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4 Reasons Why I Joined Islamist Watch
by David M. Swindle • Jun 1, 2016 at 9:44 am
Hi, I'm David Swindle, the new coordinator of Islamist Watch for the Middle East Forum. This summer I'm beginning to organize a diverse team of writers, researchers, and activists to monitor and challenge Islamist organizations. Here's why I've chosen to dedicate myself to this work:
1. Ideology has been my field of focus for the last 15 years, and I came to understand Islamism as both the most dangerous threatening humanity today, and also one capable of being defeated.
It began as an eccentric hobby and then evolved into a profession: I wanted to understand the differences between the factions on the Left and the Right to figure out whose ideology was actually the best. To that end I've gone across the whole spectrum from 2001 until last year when I retired from politics to begin focusing more on culture, faith, and family. From the radical Left through the progressive Democrat Left to the neo-liberal Left to the corporatist Center to the neoconservative Fox News center-right out to the grassroots Tea Party conservative activist Right and even bumping into some on the Far Right – I've fought for and against most of the ideologies in American politics. I've sought to understand ideological movements both by studying them and participating. And now the one most worthy of attention is Islamism.
2. I came to agree with MEF President Dr. Daniel Pipes's history-centered approach for understanding the distinction between Islamism and Islam.
Some of IW's readers may know me from the previous publications where I've edited and written – FrontPageMag, NewsReal Blog, and PJ Media. In particular, my experiences at this last site, working with Barry Rubin, PJ's Middle East Editor who passed away in February 2014, deeply shaped how I view history and contemporary politics. Barry taught me to see the complexity of the Middle East and the wide range of ideologies and interests competing over its people and resources. And in learning to see the Middle East through Barry's approach, I came to appreciate the value of the historical model of looking at Islam, Islamism and terrorism.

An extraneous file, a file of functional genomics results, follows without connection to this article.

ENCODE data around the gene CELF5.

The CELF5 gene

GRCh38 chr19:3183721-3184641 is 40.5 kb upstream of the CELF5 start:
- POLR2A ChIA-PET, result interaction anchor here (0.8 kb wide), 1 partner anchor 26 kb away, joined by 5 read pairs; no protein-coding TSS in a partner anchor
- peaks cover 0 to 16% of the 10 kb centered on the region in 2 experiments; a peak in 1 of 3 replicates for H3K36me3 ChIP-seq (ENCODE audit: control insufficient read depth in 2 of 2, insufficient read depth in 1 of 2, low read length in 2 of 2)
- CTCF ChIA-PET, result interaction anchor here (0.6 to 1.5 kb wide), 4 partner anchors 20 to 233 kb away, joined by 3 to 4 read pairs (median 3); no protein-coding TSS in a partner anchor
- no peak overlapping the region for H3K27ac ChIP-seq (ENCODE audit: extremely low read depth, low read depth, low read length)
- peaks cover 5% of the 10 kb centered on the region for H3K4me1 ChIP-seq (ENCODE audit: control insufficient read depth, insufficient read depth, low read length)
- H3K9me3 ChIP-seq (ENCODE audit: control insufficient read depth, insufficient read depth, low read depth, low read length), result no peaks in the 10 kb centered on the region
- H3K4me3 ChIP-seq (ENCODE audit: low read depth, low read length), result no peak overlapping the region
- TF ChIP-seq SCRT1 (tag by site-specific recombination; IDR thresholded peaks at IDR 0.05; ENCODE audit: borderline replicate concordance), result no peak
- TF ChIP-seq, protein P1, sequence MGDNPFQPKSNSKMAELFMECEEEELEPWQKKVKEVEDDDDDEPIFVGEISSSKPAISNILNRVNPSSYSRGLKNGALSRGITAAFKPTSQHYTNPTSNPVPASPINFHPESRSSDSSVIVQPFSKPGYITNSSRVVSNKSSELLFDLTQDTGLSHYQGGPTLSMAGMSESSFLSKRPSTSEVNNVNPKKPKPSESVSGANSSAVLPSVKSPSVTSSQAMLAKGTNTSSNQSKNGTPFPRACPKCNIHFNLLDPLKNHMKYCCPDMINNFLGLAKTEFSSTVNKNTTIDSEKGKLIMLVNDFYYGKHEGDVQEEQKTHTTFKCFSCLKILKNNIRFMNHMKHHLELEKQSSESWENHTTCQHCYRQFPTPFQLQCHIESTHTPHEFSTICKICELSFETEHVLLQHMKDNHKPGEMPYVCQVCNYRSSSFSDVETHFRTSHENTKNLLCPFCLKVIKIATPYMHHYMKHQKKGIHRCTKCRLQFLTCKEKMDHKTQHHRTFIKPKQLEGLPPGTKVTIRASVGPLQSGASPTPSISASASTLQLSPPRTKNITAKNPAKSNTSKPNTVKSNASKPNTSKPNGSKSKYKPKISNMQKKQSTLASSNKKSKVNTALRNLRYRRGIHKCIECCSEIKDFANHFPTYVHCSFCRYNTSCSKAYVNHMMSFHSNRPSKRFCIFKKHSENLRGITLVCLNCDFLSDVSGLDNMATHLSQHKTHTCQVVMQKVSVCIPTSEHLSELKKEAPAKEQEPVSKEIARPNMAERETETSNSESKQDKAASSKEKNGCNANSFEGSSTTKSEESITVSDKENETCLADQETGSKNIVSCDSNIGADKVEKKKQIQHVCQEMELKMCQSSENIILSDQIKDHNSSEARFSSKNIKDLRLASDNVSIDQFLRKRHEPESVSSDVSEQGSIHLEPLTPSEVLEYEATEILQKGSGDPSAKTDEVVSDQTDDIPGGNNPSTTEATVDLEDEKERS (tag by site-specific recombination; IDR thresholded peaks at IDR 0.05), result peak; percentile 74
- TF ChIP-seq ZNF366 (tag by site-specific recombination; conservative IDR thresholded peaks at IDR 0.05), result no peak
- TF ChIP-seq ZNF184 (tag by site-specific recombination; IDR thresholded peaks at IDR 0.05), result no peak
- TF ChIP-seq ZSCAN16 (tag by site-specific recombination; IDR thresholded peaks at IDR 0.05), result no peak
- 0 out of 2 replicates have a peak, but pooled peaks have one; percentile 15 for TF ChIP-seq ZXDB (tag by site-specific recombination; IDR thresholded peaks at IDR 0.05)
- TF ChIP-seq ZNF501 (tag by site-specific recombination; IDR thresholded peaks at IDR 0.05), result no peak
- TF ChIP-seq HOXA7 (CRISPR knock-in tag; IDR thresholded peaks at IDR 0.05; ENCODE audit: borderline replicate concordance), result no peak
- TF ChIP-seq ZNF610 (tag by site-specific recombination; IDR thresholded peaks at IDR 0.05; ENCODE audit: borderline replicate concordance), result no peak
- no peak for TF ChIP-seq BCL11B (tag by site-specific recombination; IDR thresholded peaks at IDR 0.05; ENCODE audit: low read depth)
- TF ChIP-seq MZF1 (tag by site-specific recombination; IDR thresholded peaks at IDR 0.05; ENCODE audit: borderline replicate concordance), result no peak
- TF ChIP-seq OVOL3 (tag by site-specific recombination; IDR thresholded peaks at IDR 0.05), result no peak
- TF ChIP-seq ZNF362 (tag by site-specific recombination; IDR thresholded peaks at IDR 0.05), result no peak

3. I want to support moderate Muslims as they make the case from within their own religion against the Islamists.
For many years I hesitated to stand with moderate Muslims because I feared theirs was a lost cause. The Islamists just seemed to have more money, 80 years or so head start, and a compelling theological case for how the Koran should be read and Shariah implemented. What changed? I don't think those three factors matter very much anymore. I think the new technologies that have already emerged and that will emerge in the coming decades will effectively level the playing field, such that the Muslims whose theology reconciles with modernity will ultimately be able to triumph. They just need to be emotionally encouraged, financially supported, and their future leaders promoted in the media.
4. I have grown more religious in recent years, and feel morally compelled to do this work. I take seriously the concept of "love the sinner, hate the sin" and have now come to regard ideologies as modern day forms of what the Bible labels "idolatry."
I am a Judeo-Christian mystic – I believe in the God of the Bible and derive my moral values from both Old and New Testaments, with an emphasis on the prophets and the Book of Job. I've been wrestling with Maimonides' The Guide of the Perplexed the last few years and it shapes my overall approach to religion, philosophy, and by extension my writing and activism. I genuinely believe that we can agree about Western moral and ethical values, while fostering friendly disagreements about theology and culture -- and Maimonides reveals how.
Among The Guide's key secrets is this: many of the mysteries of the Bible are revealed by coming to understand the Pagan religions the ancient Israelites were rebelling against. It is necessary and valuable to deeply understand what one's most dangerous enemies believe. It is further vital to understand how they make war against us at multiple levels, including through nonviolent political activism and media manipulation.
And the focus of Islamist Watch will be in that spirit – revealing that evil ideologies manifest in our political culture today but can be defeated. The more we understand Islamism as an ideology, and its advocates and fellow travelers operating under the assumptions of 19th and 20th century political organizing, the more we can overcome them with 21st century technology and cross-cultural, multi-faith organizing.
The emerging plan for IW this summer and into the fall:
Are you interested in helping us monitor Islamist groups? Would you like to submit articles or blog posts? Get in touch with me via email: Swindle@MEforum.org or on Twitter @DaveSwindle.